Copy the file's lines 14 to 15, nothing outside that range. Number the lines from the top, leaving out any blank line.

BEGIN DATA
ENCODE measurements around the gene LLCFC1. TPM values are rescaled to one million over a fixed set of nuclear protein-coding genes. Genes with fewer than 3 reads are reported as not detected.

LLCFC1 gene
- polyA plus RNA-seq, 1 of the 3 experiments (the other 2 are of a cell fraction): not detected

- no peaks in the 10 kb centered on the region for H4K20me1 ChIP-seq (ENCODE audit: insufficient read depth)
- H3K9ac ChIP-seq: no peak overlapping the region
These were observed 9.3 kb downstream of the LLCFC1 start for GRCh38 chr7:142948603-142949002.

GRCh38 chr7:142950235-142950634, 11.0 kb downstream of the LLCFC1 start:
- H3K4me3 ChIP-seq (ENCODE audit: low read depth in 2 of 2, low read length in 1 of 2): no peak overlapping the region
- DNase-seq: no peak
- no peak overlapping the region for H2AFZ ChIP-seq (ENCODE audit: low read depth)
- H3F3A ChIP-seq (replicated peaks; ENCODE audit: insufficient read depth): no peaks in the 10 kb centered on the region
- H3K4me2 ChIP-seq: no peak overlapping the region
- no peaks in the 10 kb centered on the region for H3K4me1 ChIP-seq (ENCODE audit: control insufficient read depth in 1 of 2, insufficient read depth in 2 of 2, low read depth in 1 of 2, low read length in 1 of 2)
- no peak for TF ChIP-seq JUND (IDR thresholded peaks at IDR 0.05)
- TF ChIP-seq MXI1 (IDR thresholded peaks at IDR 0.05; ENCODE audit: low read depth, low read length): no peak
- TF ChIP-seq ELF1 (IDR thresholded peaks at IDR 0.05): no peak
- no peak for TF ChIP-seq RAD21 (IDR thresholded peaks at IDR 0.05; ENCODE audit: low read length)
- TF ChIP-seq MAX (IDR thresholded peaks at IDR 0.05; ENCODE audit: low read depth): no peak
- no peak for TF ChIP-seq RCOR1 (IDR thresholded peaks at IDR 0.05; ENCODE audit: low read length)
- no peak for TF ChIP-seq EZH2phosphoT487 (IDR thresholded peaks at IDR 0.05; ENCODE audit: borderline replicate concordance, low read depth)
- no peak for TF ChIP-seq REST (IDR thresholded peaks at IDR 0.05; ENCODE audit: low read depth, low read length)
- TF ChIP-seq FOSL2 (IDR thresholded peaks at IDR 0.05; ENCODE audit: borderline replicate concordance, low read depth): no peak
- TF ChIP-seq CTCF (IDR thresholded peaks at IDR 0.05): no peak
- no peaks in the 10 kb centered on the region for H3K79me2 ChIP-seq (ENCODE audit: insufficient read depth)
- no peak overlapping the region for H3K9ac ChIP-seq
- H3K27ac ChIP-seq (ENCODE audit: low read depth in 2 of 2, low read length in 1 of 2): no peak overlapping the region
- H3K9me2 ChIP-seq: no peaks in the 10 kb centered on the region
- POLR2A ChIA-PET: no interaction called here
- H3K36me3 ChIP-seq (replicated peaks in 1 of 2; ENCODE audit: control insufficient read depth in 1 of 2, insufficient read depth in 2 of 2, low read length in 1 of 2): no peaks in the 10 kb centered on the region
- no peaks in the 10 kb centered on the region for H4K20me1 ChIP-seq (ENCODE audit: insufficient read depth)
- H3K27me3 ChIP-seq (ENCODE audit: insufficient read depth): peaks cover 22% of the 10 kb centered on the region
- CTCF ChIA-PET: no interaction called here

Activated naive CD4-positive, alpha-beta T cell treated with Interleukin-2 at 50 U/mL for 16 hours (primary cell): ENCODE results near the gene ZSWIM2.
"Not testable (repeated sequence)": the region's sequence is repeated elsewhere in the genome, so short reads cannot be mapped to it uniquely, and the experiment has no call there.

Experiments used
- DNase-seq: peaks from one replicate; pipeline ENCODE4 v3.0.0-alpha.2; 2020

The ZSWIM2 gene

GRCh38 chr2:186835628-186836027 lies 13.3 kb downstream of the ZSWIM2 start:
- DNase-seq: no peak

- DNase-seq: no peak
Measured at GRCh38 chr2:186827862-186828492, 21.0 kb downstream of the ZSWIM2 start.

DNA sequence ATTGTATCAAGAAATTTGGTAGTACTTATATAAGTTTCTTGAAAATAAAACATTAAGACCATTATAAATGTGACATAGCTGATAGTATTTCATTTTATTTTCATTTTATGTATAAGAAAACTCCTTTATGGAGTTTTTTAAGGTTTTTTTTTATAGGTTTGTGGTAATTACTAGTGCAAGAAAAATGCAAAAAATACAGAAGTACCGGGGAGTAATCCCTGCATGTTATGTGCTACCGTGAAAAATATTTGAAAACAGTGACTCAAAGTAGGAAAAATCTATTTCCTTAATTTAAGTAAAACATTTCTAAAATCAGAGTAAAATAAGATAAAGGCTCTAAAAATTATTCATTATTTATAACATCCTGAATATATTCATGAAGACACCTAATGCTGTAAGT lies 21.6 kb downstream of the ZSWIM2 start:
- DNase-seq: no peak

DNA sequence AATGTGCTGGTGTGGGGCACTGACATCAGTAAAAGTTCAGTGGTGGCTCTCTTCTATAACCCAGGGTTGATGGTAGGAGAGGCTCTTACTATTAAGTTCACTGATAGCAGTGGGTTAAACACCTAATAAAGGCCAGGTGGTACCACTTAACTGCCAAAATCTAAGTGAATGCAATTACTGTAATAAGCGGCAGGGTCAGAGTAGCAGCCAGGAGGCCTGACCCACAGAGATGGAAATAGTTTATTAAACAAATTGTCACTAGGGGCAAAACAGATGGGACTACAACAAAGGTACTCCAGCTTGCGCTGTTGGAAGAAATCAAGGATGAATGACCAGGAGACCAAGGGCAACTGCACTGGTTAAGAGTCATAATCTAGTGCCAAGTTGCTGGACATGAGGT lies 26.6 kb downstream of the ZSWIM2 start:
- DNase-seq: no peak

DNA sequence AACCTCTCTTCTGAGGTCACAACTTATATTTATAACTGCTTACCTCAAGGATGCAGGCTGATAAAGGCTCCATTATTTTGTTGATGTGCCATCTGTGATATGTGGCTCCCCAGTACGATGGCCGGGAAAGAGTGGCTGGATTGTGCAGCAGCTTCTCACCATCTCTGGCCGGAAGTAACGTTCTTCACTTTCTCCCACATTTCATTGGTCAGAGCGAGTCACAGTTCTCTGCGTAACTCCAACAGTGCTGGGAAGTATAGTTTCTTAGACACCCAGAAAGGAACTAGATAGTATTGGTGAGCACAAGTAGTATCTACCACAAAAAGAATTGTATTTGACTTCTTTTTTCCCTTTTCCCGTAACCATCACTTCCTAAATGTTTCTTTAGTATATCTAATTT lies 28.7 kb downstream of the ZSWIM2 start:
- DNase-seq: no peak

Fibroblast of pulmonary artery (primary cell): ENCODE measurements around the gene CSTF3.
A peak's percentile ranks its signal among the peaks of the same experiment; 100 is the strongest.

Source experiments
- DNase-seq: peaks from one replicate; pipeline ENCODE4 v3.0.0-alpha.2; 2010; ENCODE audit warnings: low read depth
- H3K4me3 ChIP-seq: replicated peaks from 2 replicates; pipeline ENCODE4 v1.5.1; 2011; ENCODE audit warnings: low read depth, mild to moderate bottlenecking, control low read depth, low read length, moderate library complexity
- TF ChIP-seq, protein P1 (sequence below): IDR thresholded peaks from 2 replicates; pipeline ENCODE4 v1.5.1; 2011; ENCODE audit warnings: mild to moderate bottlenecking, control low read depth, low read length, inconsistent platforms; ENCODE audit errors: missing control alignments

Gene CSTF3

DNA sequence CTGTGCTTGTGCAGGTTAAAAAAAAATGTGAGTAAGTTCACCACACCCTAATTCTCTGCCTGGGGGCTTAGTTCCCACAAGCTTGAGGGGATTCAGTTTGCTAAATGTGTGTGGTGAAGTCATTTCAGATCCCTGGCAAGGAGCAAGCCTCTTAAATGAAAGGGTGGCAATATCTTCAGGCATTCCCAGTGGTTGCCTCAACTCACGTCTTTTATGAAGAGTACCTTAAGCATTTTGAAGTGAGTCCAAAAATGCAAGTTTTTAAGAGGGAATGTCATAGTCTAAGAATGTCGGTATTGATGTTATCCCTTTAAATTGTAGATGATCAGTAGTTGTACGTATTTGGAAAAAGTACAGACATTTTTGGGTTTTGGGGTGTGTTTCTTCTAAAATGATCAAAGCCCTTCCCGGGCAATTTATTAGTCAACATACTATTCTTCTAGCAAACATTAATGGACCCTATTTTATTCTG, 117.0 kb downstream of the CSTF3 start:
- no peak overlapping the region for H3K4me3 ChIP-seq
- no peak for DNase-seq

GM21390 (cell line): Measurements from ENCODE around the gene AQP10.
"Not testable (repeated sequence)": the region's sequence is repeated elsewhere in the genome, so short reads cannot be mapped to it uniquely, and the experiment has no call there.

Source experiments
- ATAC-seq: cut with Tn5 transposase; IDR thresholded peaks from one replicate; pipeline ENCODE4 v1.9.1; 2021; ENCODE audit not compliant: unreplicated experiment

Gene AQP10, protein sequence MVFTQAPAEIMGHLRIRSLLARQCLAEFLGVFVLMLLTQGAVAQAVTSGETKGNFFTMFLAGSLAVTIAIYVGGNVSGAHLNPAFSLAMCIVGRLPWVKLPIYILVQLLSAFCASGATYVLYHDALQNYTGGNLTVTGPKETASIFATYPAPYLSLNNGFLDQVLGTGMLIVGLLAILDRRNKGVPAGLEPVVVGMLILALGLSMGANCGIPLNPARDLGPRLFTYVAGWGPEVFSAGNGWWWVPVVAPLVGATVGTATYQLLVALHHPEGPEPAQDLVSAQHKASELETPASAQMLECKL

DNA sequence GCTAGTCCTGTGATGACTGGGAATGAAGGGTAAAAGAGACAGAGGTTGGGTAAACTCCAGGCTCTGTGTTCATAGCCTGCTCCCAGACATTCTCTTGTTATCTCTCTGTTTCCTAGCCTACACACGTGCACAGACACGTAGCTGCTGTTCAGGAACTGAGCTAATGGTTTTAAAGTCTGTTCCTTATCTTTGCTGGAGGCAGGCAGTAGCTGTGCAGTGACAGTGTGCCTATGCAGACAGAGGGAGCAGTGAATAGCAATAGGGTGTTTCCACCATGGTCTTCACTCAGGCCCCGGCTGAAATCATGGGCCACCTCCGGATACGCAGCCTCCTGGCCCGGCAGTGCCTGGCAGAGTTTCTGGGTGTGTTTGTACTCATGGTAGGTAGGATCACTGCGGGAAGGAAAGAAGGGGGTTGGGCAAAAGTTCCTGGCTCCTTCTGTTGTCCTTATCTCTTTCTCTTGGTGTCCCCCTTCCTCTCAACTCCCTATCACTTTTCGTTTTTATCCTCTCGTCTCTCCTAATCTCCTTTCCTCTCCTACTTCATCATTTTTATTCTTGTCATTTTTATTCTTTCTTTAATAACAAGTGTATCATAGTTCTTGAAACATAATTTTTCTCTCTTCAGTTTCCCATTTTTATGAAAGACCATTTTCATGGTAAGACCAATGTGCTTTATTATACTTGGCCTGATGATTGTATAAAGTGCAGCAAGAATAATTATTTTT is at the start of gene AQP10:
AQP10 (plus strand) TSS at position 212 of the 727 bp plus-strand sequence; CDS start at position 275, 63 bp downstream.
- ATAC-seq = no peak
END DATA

- no peak for TF ChIP-seq JUND (IDR thresholded peaks at IDR 0.05)
- TF ChIP-seq MXI1 (IDR thresholded peaks at IDR 0.05; ENCODE audit: low read depth, low read length): no peak